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Trade tensions had spurred a sell-off in Chinese equities earlier this year as investors worried about the earnings growth outlook for Chinese corporates. A pause in the escalating trade spat will stem any further tariff-related economic losses.

However, if no deal is reached in the agreed 90-day period, Trump will follow through on threats to hike tariffs from 10 per cent to 25 per cent. If this happens, we estimate it would shave 0.7 per cent off China’s 2019 GDP growth vs. the 0.5 per cent reduction from current tariffs.

Trump had previously threatened tariffs on a further $267 billion of Chinese goods. But recent stock market volatility, continued tightening by the Federal Reserve, and US soybean crops previously destined for China rotting in fields might have given him pause.

China also stepped up during the weekend discussions between Trump and China’s president Xi Jinping in Buenos Aires, agreeing to buy a ‘very substantial’ amount of agricultural, energy, industrial and other products from the US, according to the White House. The two countries will also hold new talks on technology transfer, intellectual property, non-tariff barriers, cyber theft and agriculture.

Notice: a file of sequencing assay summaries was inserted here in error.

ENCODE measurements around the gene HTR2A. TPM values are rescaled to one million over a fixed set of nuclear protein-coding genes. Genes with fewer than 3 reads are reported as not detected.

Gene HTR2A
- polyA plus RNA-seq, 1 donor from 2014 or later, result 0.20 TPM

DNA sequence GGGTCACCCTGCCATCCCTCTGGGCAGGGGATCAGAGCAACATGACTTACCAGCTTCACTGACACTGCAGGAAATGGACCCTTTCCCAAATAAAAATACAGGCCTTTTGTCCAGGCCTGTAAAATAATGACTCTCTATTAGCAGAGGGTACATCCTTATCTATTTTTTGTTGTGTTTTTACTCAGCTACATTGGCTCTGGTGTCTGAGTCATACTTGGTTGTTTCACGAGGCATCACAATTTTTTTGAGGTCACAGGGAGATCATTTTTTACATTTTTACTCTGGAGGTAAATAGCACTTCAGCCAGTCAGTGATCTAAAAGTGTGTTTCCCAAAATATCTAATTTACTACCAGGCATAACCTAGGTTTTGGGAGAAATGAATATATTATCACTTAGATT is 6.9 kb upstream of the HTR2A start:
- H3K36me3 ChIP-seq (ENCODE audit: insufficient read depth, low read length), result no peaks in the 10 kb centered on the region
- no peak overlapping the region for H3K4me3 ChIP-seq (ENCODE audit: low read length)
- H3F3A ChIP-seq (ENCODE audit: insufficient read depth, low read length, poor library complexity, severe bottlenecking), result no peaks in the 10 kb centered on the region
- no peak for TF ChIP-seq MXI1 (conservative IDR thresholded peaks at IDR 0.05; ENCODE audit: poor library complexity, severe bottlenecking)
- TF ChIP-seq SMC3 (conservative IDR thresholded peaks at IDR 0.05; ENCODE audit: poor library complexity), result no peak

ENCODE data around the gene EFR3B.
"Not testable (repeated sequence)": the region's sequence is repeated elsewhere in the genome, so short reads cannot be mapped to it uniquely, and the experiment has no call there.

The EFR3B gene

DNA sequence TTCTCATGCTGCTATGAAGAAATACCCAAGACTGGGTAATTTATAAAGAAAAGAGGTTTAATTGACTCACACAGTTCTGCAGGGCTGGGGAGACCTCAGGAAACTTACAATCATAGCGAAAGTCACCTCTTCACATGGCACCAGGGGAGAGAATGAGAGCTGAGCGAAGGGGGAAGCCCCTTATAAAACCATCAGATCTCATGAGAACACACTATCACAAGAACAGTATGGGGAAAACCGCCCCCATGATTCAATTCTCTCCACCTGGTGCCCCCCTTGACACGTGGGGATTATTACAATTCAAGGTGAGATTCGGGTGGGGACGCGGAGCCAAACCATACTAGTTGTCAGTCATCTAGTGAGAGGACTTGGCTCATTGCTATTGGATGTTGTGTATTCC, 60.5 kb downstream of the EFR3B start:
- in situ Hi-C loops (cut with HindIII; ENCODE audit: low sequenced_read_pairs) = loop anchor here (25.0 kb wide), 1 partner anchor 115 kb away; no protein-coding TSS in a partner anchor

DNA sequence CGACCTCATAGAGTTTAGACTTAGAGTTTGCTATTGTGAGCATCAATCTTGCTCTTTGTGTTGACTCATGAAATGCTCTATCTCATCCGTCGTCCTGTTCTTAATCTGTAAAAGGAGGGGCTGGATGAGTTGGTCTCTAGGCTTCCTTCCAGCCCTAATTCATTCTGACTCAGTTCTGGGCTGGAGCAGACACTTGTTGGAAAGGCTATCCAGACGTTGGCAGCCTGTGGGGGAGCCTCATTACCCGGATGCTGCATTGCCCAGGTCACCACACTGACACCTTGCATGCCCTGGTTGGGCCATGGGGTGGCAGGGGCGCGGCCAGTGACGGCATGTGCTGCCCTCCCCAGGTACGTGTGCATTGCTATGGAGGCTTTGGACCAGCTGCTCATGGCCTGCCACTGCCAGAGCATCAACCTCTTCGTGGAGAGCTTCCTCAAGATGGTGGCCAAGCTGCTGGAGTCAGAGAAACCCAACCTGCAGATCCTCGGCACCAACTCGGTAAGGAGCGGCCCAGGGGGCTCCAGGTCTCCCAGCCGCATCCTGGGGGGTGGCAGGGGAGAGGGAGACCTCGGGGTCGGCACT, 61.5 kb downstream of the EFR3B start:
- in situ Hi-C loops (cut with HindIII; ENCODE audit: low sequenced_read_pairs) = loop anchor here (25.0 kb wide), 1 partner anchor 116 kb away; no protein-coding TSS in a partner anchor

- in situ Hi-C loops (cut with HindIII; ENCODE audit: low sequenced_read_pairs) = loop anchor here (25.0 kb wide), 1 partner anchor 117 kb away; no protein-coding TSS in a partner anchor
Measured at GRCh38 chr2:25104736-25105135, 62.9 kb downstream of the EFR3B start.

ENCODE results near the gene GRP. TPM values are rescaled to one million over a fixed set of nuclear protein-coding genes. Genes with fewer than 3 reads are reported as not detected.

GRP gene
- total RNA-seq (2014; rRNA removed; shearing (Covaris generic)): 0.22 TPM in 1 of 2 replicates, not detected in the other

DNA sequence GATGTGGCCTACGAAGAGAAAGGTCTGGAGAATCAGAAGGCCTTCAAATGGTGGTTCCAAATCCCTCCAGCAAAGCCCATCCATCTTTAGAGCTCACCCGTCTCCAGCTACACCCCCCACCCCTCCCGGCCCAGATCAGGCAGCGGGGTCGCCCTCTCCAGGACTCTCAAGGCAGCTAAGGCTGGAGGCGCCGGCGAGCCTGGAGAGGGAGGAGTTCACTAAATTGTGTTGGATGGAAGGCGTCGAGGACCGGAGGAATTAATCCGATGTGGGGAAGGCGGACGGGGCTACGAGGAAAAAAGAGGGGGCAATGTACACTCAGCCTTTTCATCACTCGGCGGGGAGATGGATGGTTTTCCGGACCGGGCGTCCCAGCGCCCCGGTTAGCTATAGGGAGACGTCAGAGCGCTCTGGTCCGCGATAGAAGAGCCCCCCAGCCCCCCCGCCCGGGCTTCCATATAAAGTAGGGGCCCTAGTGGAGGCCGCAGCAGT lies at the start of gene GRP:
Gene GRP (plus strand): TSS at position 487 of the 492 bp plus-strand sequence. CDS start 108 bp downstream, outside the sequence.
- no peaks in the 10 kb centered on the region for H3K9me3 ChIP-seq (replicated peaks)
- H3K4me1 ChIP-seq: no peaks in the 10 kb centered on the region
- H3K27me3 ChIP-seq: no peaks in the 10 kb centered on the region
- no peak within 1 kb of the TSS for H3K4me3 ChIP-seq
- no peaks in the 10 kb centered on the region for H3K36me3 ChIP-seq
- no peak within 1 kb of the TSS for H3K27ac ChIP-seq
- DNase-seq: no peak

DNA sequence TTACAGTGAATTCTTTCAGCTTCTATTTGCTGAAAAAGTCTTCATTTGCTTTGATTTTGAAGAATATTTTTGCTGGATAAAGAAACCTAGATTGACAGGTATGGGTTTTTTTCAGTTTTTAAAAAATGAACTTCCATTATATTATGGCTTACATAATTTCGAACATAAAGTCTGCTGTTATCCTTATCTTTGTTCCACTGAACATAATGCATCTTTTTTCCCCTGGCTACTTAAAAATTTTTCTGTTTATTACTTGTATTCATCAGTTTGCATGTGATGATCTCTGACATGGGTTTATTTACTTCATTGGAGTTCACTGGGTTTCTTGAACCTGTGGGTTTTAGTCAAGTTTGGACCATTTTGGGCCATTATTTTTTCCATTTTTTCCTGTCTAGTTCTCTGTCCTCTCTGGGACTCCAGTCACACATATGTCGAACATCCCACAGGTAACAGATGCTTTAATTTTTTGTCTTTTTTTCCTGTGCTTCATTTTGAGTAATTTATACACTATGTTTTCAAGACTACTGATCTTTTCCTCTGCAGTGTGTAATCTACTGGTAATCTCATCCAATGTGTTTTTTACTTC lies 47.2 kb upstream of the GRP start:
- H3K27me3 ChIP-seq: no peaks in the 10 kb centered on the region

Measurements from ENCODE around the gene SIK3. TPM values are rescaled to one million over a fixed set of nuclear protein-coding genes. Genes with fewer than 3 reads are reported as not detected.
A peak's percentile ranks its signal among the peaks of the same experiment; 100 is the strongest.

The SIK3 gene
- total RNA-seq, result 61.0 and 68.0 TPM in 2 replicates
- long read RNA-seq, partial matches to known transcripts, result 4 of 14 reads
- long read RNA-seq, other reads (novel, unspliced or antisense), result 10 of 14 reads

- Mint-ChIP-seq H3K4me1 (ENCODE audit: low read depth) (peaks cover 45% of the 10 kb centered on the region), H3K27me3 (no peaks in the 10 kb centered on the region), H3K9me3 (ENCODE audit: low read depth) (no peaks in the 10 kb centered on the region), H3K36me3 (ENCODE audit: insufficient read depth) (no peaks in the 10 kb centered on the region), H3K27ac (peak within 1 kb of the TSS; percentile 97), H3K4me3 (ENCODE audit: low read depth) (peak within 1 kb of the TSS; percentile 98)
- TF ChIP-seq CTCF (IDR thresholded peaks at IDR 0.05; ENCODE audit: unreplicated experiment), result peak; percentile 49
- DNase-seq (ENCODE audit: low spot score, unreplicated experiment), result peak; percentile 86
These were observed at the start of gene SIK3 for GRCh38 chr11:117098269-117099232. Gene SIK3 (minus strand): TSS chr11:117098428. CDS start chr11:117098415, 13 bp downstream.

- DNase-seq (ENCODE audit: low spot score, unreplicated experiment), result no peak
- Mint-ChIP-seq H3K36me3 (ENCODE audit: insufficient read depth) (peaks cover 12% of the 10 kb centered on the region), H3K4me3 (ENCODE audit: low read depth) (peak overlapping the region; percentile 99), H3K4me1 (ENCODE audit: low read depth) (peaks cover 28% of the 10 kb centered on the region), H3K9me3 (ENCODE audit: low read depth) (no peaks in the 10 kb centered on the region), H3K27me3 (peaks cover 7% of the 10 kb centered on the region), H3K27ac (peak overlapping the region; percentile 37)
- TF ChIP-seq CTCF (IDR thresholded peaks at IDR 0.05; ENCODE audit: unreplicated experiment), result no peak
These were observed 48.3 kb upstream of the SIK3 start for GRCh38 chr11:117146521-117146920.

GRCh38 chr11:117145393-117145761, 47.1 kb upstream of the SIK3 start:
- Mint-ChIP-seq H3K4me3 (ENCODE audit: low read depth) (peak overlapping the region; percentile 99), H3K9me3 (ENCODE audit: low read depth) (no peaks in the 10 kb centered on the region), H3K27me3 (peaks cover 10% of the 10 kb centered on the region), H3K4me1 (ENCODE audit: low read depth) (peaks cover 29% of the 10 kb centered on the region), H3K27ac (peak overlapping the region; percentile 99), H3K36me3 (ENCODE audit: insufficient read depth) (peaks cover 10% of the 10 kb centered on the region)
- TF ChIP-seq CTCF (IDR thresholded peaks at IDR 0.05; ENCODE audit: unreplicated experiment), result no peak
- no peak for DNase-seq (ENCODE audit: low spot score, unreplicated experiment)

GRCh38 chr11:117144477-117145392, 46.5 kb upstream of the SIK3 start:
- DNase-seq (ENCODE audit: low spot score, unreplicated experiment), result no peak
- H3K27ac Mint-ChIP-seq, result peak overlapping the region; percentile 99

More broadly, we see increasing opportunities among Chinese stocks amid the retreat in valuations this year, as the economy becomes more consumption-driven and corporates sharpen their focus on shareholder returns (see 27 Nov. blog from Jing Ning).

The Asian fixed income market has been relatively muted and volatility is likely to persist. Even if the G20 agreement proves short-lived, we see good value in Asian investment grade bonds. Spreads are at multi-year highs, with yields at levels not seen since 2009.

Raymond Ma

Raymond Ma

Portfolio Manager

Kyle DeDionisio

Kyle DeDionisio

Vanessa Chan

Vanessa Chan